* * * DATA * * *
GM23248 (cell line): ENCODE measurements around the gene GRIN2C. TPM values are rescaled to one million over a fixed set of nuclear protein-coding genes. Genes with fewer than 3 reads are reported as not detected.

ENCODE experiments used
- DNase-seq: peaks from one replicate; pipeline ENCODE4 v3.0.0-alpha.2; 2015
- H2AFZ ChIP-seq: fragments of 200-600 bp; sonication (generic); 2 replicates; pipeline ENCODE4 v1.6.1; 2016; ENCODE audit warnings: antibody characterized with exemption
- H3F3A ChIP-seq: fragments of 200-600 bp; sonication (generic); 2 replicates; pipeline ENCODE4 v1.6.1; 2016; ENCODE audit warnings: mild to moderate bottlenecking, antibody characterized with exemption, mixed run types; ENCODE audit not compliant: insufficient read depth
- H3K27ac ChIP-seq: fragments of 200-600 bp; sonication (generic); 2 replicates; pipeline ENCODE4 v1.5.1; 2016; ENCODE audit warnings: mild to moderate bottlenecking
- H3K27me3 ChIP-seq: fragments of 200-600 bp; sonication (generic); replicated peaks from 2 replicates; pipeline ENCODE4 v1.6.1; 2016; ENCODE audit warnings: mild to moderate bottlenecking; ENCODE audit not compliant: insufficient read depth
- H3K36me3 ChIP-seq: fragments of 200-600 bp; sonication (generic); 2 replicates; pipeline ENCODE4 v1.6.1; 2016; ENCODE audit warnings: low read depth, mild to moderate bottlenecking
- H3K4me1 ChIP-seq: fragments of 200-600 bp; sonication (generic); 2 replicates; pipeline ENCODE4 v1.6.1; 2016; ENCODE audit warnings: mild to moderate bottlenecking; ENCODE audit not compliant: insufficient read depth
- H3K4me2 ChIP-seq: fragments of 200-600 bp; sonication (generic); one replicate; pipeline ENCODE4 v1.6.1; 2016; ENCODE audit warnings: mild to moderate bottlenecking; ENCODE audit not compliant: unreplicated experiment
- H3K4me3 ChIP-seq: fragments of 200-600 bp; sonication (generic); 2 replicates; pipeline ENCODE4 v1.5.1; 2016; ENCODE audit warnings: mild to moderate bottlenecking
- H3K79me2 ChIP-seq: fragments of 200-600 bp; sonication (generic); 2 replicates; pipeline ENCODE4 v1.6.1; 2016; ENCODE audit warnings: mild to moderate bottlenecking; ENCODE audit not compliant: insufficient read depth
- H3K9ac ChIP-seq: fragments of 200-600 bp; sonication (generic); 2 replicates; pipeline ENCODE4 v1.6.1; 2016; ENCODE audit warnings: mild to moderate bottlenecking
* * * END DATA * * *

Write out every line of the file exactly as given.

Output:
GM23248 (cell line): ENCODE measurements around the gene GRIN2C. TPM values are rescaled to one million over a fixed set of nuclear protein-coding genes. Genes with fewer than 3 reads are reported as not detected.

ENCODE experiments used
- DNase-seq: peaks from one replicate; pipeline ENCODE4 v3.0.0-alpha.2; 2015
- H2AFZ ChIP-seq: fragments of 200-600 bp; sonication (generic); 2 replicates; pipeline ENCODE4 v1.6.1; 2016; ENCODE audit warnings: antibody characterized with exemption
- H3F3A ChIP-seq: fragments of 200-600 bp; sonication (generic); 2 replicates; pipeline ENCODE4 v1.6.1; 2016; ENCODE audit warnings: mild to moderate bottlenecking, antibody characterized with exemption, mixed run types; ENCODE audit not compliant: insufficient read depth
- H3K27ac ChIP-seq: fragments of 200-600 bp; sonication (generic); 2 replicates; pipeline ENCODE4 v1.5.1; 2016; ENCODE audit warnings: mild to moderate bottlenecking
- H3K27me3 ChIP-seq: fragments of 200-600 bp; sonication (generic); replicated peaks from 2 replicates; pipeline ENCODE4 v1.6.1; 2016; ENCODE audit warnings: mild to moderate bottlenecking; ENCODE audit not compliant: insufficient read depth
- H3K36me3 ChIP-seq: fragments of 200-600 bp; sonication (generic); 2 replicates; pipeline ENCODE4 v1.6.1; 2016; ENCODE audit warnings: low read depth, mild to moderate bottlenecking
- H3K4me1 ChIP-seq: fragments of 200-600 bp; sonication (generic); 2 replicates; pipeline ENCODE4 v1.6.1; 2016; ENCODE audit warnings: mild to moderate bottlenecking; ENCODE audit not compliant: insufficient read depth
- H3K4me2 ChIP-seq: fragments of 200-600 bp; sonication (generic); one replicate; pipeline ENCODE4 v1.6.1; 2016; ENCODE audit warnings: mild to moderate bottlenecking; ENCODE audit not compliant: unreplicated experiment
- H3K4me3 ChIP-seq: fragments of 200-600 bp; sonication (generic); 2 replicates; pipeline ENCODE4 v1.5.1; 2016; ENCODE audit warnings: mild to moderate bottlenecking
- H3K79me2 ChIP-seq: fragments of 200-600 bp; sonication (generic); 2 replicates; pipeline ENCODE4 v1.6.1; 2016; ENCODE audit warnings: mild to moderate bottlenecking; ENCODE audit not compliant: insufficient read depth
- H3K9ac ChIP-seq: fragments of 200-600 bp; sonication (generic); 2 replicates; pipeline ENCODE4 v1.6.1; 2016; ENCODE audit warnings: mild to moderate bottlenecking